We are defined by what we do, both by choice of occupation and by leisure activities. When there is a sudden restriction placed on our activities, we are affected not just by the lack of a favoured pasttime, but can feel like a large part of our lives, or of our self, is missing. With a long term back injury flaring up earlier in the year, plus some other health issues, it’s been a few months since I’ve been able to get on the water. Wayne, not to be upstaged has just had surgery with the removal of two discs and the fusion of three vertebrae. (He won the race to the neurosurgeon, going from consultation to surgery and then to a follow up visit with the surgeon coming up this week, while I am still waiting on a second appointment for my specialist with some slightly worrying MRI results that left me a number of interesting words to google J). While Wayne’s recovery is going well, and the outcome has been a lot better than we had hoped, it will be some time before he is allowed to do anything too active.
Without my weekly kayak fix I’ve realised just how big a part of my life it has become. My kayak, too long to fit in the garage, has its own room in the house, and has been sitting in silent judgement each time I pass it. While there have been many times I would have loved to go out, the simple inability to lift the kayak has left me spending the last few months pondering the question - just what do non-paddlers do with their time??
Sometimes, it seems that all the planets have aligned for once, and some opportunities cannot be passed up. When you get a winter’s day that is sunny, pleasant, and with barely a hint of breeze, the call of the kayak just can’t be ignored, combine that with the fact that I actually made it through a week at work without aggravating my back and I just had to give it a shot. Wayne urging me to get out there and managing to sound only a little jealous helped too.
With the wonderfully intelligent street design in our suburb,
I beat Wayne to the park.
A bit of interesting planning had to go into getting to the water, with both of us limited on lifting (Wayne can’t do any lifting, and I can’t lift anything above about hip height), there is no way we can currently get the boat onto the car’s roof-racks, so alternative plans had to be made. I was able to manoeuvre my boat onto a cart and out of the house, from here I was hoping the walk to the water would be manageable (distance is not too bad, and downhill all the way J). This would allow me to get to the water, but there is no possibility of fitting the cart into the Tahe’s tiny hatches. Solution - my gear was loaded into the car as usual, which gave me less to haul. I then walked my boat through the streets, while Wayne drove down to meet me at a park we used to use as a regular put-in when we lived a little closer to the water. Once I was set to go, the cart went back in the car with Wayne and he would come to meet me again later.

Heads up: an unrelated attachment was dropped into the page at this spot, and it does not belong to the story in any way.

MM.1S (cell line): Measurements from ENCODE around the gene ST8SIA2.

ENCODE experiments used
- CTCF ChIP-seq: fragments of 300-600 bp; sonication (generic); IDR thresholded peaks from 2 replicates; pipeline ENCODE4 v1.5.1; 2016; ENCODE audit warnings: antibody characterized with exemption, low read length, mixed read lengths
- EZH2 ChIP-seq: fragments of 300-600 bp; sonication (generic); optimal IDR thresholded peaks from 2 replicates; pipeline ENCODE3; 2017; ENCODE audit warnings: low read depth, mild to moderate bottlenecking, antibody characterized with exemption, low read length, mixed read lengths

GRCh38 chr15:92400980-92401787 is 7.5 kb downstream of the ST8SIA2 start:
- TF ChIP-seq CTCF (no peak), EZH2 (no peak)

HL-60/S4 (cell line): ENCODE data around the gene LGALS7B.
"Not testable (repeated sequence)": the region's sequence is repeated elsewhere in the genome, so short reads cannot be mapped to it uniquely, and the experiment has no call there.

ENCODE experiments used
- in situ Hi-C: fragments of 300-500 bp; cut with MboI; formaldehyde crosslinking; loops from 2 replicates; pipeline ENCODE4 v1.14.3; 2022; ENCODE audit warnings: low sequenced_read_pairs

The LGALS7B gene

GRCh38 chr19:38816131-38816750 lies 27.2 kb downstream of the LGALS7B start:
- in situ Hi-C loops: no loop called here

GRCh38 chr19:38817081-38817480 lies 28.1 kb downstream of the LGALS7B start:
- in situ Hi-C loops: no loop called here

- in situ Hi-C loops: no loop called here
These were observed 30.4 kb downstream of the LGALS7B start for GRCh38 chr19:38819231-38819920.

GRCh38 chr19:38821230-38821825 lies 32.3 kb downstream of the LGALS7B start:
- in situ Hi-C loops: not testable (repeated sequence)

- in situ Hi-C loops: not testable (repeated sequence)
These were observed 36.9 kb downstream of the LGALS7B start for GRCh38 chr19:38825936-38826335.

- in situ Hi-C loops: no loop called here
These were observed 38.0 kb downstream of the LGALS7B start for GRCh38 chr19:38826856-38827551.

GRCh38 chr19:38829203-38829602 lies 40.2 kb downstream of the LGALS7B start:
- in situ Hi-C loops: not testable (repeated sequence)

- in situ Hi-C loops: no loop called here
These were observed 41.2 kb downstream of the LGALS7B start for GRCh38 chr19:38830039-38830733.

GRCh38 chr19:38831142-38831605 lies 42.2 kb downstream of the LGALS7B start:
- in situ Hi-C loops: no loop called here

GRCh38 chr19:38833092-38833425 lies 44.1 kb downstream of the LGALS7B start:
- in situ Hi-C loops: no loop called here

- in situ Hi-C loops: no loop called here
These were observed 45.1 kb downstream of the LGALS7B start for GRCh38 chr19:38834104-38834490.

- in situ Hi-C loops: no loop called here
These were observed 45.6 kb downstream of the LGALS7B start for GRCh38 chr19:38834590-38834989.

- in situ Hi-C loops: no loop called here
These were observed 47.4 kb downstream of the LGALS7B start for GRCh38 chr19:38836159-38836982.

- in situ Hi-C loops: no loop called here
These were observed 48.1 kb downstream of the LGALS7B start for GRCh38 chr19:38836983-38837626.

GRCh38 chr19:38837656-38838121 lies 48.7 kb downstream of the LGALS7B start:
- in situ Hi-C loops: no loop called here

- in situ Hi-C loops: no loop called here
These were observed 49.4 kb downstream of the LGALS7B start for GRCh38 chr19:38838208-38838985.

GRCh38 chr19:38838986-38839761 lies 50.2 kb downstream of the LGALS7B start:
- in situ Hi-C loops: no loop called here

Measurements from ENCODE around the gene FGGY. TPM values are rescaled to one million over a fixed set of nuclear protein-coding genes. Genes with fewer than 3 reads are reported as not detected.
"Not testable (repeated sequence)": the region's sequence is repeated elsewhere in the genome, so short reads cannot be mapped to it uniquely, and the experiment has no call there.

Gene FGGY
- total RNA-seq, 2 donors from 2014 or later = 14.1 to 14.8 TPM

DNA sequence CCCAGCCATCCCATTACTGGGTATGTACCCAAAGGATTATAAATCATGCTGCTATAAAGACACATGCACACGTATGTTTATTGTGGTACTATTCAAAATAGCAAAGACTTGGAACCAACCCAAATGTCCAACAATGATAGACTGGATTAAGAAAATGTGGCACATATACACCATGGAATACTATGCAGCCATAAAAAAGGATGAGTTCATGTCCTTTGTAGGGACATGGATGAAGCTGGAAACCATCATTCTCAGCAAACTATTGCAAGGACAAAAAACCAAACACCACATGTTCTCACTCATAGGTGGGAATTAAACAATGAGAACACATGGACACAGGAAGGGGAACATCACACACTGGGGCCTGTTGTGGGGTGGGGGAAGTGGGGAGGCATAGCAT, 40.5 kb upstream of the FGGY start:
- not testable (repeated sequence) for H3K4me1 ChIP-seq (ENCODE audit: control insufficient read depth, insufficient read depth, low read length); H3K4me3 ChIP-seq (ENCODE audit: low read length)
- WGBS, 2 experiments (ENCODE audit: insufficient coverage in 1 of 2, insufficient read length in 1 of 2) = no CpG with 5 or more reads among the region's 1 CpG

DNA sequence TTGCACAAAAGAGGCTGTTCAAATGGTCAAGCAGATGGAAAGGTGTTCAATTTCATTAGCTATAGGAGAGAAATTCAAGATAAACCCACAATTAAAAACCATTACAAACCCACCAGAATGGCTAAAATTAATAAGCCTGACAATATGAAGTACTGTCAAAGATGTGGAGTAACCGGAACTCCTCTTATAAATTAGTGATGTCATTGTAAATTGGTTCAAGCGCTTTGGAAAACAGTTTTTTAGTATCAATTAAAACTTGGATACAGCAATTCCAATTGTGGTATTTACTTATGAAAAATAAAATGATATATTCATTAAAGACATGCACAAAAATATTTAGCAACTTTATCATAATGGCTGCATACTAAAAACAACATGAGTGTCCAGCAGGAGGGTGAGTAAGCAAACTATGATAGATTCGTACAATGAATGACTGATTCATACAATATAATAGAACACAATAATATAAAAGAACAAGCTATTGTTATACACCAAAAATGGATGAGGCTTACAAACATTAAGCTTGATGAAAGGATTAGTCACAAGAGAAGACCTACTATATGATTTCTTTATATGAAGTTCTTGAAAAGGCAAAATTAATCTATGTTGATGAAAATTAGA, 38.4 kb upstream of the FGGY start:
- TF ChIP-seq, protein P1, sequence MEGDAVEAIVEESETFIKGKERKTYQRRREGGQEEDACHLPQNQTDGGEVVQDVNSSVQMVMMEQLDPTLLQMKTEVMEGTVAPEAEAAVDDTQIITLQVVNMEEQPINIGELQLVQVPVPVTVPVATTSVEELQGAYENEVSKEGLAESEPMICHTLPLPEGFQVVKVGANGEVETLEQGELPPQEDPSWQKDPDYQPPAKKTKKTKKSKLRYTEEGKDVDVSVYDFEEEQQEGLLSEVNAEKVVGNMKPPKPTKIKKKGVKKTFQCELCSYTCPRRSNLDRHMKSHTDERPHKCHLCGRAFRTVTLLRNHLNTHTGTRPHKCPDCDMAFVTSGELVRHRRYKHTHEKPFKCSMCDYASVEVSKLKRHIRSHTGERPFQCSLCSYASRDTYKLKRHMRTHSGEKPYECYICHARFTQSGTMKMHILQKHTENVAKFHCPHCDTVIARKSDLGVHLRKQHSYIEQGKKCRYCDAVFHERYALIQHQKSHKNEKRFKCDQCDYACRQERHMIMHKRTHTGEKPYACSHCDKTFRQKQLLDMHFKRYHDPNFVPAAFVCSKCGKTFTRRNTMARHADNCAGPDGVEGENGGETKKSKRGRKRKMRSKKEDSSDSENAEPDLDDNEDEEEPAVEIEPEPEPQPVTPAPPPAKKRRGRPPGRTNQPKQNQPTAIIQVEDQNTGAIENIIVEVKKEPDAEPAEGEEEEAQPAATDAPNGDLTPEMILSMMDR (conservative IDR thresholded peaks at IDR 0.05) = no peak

|Absolute serenity! A perfect day for a return to the water.|
The moment I dipped my paddle in the water I felt like I had returned home. It was both reassuring and satisfying to feel the paddle finding the perfect angle as it entered and passed through the water, to feel the familiar, comforting rhythm of paddle-stroke and leg drive and to be able to gaze out at the sunlight dancing on the water. I have always loved paddling in winter, on most days you have the water pretty much to yourself and on a calm day, everything seems that little bit crisper and clearer. With no offence intended to Wayne (he got me into kayaking and we have paddled together for many years) I love paddling alone, there is certainly enjoyment in paddling with the right people, but paddling alone is a very different experience and I enjoy it for so many reasons. Being out there on my own this time gave me a sense of reconnection with the natural world that I love. It is sometimes hard to explain to non-paddlers some of the things I love so much about kayaking. We have spent a lot of time walking lately as an alternative that we are both capable of, and while I love bushwalking and our walks on the amazing beaches we have nearby, as a walker I feel a little more like a spectator. Being in a kayak gives me a much stronger sense of connection, I am not just looking at a scene, I am part of the scene. I have heard it described as bushwalking on water, but I think there is something much stronger, much more personal to kayaking than bushwalking.